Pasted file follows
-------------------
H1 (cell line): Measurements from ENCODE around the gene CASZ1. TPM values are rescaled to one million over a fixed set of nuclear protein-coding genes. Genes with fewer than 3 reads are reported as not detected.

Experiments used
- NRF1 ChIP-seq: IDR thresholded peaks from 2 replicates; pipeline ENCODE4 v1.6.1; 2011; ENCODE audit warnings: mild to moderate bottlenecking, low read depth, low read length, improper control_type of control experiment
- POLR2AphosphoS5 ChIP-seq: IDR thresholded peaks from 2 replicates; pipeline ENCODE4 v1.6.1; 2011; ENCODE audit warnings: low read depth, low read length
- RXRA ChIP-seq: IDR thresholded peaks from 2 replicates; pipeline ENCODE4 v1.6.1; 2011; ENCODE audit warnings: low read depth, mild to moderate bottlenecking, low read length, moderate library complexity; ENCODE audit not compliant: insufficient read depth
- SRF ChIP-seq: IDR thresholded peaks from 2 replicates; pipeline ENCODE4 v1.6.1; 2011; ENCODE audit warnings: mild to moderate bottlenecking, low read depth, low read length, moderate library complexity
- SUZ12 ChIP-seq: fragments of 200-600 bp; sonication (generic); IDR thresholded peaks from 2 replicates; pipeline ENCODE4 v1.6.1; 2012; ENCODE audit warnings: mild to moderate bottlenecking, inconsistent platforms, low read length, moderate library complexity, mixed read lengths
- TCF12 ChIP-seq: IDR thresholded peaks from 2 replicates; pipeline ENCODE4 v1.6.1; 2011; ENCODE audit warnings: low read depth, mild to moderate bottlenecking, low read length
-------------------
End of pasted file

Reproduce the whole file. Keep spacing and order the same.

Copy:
H1 (cell line): Measurements from ENCODE around the gene CASZ1. TPM values are rescaled to one million over a fixed set of nuclear protein-coding genes. Genes with fewer than 3 reads are reported as not detected.

Experiments used
- NRF1 ChIP-seq: IDR thresholded peaks from 2 replicates; pipeline ENCODE4 v1.6.1; 2011; ENCODE audit warnings: mild to moderate bottlenecking, low read depth, low read length, improper control_type of control experiment
- POLR2AphosphoS5 ChIP-seq: IDR thresholded peaks from 2 replicates; pipeline ENCODE4 v1.6.1; 2011; ENCODE audit warnings: low read depth, low read length
- RXRA ChIP-seq: IDR thresholded peaks from 2 replicates; pipeline ENCODE4 v1.6.1; 2011; ENCODE audit warnings: low read depth, mild to moderate bottlenecking, low read length, moderate library complexity; ENCODE audit not compliant: insufficient read depth
- SRF ChIP-seq: IDR thresholded peaks from 2 replicates; pipeline ENCODE4 v1.6.1; 2011; ENCODE audit warnings: mild to moderate bottlenecking, low read depth, low read length, moderate library complexity
- SUZ12 ChIP-seq: fragments of 200-600 bp; sonication (generic); IDR thresholded peaks from 2 replicates; pipeline ENCODE4 v1.6.1; 2012; ENCODE audit warnings: mild to moderate bottlenecking, inconsistent platforms, low read length, moderate library complexity, mixed read lengths
- TCF12 ChIP-seq: IDR thresholded peaks from 2 replicates; pipeline ENCODE4 v1.6.1; 2011; ENCODE audit warnings: low read depth, mild to moderate bottlenecking, low read length